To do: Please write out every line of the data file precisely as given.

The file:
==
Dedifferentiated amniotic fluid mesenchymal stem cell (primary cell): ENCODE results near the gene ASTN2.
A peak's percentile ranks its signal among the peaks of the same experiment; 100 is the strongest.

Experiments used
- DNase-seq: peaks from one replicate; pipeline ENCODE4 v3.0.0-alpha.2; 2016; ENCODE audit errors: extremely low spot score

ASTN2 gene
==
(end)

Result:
Dedifferentiated amniotic fluid mesenchymal stem cell (primary cell): ENCODE results near the gene ASTN2.
A peak's percentile ranks its signal among the peaks of the same experiment; 100 is the strongest.

Experiments used
- DNase-seq: peaks from one replicate; pipeline ENCODE4 v3.0.0-alpha.2; 2016; ENCODE audit errors: extremely low spot score

ASTN2 gene